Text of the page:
But DHS, the lawsuit contends, worked to keep the story out of the headlines, attempting to sell a spurious narrative that blamed the girl’s injuries on brittle bone disease. Medical professionals at Oregon Health and Science University determined that R.L. did not, in fact, have brittle bone disease. And, to top things off, DHS failed to notify the foster childrens’ parents of Casey Miller’s conviction on child mistreatment charges.

It was only six years after she’d first entered the Miller’s home that A.S. worked up the courage to tell a DHS employee that Casey Miller had been sexually abusing her for years. Miller forced her to watch pornography during “nap time,” then coerced her into performing oral sex with the promise of a chewing gum “reward.” Casey admitted to his disgusting abuse shortly after, receiving a 30-year sentence in 2017.

Now, the man, his wife Melissa, Oregon’s Department of Human Services and several individual case workers are facing civil action. Filed by parents on behalf of their children, the complaint demands $100 million in compensation, including $75 million in punitive damages.

Oregon Child Welfare Office Faces Decades Of Scandal

Oregon’s Department of Human Services is responsible for the care of some 7,600 foster children on a daily basis. It’s record on child safety is far from first-rate.

A report drafted by Oregon’s secretary of state, published on January 31st, found deep and troubling problems at the State’s Department of Human Services. Overburdened by unmanageable case loads, and losing experienced staff members at an astronomical rate, Oregon’s DHS has paid out around $39 million in legal settlements over the last 12 years because, in the report’s own words, the state agency was unable to “consistently keep children in their care safe from abuse and neglect.”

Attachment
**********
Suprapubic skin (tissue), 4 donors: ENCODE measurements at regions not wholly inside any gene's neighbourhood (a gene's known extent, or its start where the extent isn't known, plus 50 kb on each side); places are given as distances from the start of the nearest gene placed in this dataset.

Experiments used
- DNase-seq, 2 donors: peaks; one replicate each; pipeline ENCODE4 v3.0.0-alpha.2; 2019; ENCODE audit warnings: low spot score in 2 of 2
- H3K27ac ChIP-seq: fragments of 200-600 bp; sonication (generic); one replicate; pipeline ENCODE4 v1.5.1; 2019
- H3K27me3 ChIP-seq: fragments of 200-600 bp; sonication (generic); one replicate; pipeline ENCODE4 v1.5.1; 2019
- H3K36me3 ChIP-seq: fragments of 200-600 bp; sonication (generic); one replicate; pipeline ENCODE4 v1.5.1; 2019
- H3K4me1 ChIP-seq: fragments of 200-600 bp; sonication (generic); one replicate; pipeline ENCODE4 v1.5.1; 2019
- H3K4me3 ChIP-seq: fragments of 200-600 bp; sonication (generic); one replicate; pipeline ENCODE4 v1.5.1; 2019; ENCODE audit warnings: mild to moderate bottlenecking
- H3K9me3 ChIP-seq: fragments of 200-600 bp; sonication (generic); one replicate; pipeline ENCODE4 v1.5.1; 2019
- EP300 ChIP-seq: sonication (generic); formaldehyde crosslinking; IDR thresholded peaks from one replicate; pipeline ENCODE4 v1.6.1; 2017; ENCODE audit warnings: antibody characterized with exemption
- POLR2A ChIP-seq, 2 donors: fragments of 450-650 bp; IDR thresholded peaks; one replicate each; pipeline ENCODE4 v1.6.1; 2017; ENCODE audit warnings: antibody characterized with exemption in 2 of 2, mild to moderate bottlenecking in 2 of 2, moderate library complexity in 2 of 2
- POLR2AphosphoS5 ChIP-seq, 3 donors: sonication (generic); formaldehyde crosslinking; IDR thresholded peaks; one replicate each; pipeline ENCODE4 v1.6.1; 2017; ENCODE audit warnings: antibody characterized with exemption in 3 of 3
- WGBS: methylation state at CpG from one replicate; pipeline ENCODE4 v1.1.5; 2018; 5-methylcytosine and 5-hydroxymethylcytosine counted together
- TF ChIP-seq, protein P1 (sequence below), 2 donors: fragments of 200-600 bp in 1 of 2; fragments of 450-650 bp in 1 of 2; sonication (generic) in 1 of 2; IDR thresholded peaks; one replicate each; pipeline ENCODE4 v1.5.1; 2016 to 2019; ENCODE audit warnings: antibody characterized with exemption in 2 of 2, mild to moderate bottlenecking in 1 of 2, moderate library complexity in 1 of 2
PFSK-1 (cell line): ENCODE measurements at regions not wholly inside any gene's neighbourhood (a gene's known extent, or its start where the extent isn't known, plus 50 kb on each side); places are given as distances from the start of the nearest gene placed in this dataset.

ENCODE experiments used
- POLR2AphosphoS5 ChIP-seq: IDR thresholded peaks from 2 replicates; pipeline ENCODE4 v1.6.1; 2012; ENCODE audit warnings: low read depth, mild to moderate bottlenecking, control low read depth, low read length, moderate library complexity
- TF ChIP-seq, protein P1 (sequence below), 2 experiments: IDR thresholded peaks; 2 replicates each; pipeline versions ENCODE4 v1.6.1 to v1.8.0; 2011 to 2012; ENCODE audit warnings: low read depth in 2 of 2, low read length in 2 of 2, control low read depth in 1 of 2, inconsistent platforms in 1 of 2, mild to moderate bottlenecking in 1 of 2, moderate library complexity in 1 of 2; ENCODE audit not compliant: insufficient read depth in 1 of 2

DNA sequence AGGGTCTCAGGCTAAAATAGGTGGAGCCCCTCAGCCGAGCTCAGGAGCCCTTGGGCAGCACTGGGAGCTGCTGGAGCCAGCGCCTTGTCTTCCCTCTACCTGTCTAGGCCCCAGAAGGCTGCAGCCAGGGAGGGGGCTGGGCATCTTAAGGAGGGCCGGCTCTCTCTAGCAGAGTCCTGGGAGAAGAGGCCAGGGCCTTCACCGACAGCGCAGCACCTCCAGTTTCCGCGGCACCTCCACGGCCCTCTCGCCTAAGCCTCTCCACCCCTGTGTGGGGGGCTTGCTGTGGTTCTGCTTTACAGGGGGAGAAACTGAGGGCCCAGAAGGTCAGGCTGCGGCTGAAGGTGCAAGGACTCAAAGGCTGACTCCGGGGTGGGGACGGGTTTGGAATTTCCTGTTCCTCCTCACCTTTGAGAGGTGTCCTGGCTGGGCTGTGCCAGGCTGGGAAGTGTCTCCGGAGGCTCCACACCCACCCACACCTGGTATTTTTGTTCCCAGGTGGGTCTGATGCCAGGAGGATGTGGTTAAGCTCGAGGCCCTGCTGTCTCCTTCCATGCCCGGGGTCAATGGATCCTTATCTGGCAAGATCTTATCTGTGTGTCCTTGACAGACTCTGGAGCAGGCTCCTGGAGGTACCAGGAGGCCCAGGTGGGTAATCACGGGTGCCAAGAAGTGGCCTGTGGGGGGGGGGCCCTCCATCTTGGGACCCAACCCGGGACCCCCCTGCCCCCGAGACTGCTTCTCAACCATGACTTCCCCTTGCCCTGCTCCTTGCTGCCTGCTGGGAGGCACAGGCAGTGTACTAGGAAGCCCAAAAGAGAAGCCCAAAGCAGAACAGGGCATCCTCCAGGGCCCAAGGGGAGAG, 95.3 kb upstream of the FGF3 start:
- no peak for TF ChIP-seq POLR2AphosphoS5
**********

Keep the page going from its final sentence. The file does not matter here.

DHS Drops Promising Reform Within Months

The dysfunctional agency, which has frequently been accused of “stonewalling” investigators from the secretary of state’s office, has done little over the last decade of scandal to actually improve the lives of foster children. “Poor planning, poor execution and eventual abandonment” have led the agency to drop numerous attempts to encourage accountability within its ranks, the Statesman Journal writes.

A 2016 order to increase child abuse and neglect investigations, for example, was terminated after only three months – and successful investigations fell to their previously-dismal level. The agency’s tactics are also suspect, secretary of state officials say: “field staff reported the use of questionable management tactics to push staff to complete more investigations, including threatening to take away scheduled leave time or put staff on administrate leave.”

Employees Harassed, Work Under Threat Of Dismissal

And, inside the agency, employees work in a culture of bullying and intimidation, investigators say, as high-level officials hope to harass their staff members into silence. One manager told the secretary of state’s office that employees were told that, if they testified before Oregon’s legislature, they would lose their jobs.